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J Vasc Interv Radiol. 1996 Jul-Aug;7(4):487-97.

Bile duct injury as a major cause of stenosis and occlusion in transjugular intrahepatic portosystemic shunts: comparative histopathologic analysis in humans and swine.

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  • 1Dotter Interventional Institute, Portland, OR 97201-3098, USA.



A comparative histologic analysis of human and swine transjugular intrahepatic portosystemic shunts (TIPS) was performed to investigate factors limiting TIPS patency and to further develop an animal model for TIPS.


Twenty-one human and 13 porcine shunts were evaluated by means of gross inspection, histologic evaluation, and electron microscopy.


Severe stenosis (> 75% narrowing) or occlusion was detected with portal venography in nine of the 21 human shunts (48%) and in 10 of 13 porcine shunts (77%). Gross or histologic evidence of a substantial biliary fistula was observed in seven of nine porcine shunts and in seven of eight human shunts with severe parenchymal tract stenosis or occlusion. No evidence of substantial bile duct injury was identified in the 13 human shunts or two swine shunts with patent, nonstenotic parenchymal tracts (P < .01, Fisher exact). Histologic findings in porcine shunts mimicked human tissue responses, including a metaplastic proliferation of bile duct epithelium at sites of bile duct transection.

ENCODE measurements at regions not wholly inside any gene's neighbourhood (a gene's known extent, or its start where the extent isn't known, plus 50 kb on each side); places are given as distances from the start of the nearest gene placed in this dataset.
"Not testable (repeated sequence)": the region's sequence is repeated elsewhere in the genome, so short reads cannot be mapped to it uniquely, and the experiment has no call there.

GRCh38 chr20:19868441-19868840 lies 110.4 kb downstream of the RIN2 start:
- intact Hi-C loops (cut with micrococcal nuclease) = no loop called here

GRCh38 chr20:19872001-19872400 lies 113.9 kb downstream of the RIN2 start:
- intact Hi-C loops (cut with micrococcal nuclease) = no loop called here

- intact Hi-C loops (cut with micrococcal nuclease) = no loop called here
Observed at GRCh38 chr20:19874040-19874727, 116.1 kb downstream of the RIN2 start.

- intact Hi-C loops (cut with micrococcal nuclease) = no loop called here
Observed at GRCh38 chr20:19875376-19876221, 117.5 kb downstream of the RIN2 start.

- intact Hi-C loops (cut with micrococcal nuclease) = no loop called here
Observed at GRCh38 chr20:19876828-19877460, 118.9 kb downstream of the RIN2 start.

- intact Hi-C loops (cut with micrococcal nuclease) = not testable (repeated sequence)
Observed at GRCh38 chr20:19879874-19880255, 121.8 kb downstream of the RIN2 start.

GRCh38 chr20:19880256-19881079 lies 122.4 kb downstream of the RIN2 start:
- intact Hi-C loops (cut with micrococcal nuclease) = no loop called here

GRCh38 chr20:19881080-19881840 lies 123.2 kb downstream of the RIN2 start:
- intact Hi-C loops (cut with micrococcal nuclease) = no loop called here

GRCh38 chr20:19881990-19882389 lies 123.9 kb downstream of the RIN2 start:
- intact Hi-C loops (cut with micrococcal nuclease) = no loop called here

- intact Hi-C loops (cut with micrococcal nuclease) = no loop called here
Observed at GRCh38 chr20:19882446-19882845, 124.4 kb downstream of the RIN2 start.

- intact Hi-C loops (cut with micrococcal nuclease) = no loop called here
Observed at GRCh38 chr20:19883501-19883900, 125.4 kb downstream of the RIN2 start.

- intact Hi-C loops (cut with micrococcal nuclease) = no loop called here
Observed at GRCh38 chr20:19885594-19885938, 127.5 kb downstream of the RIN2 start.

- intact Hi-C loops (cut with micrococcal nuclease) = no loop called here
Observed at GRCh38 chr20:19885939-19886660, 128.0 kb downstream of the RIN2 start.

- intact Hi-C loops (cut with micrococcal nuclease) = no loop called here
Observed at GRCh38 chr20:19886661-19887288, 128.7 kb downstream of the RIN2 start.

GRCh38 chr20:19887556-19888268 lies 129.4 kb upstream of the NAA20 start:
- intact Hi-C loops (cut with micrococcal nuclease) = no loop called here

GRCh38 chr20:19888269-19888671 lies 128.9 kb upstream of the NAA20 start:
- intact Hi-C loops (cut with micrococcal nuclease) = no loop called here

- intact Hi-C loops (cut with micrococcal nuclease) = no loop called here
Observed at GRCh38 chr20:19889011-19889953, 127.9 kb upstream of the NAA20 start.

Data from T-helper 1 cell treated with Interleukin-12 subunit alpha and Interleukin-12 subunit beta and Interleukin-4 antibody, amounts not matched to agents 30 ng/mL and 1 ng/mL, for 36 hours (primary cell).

Bile duct transection and bile leak are significantly associated with TIPS parenchymal tract abnormalities in patients and swine. TIPS in swine created with the Wallstent faithfully reproduce gross morphologic and histologic changes observed in patients.

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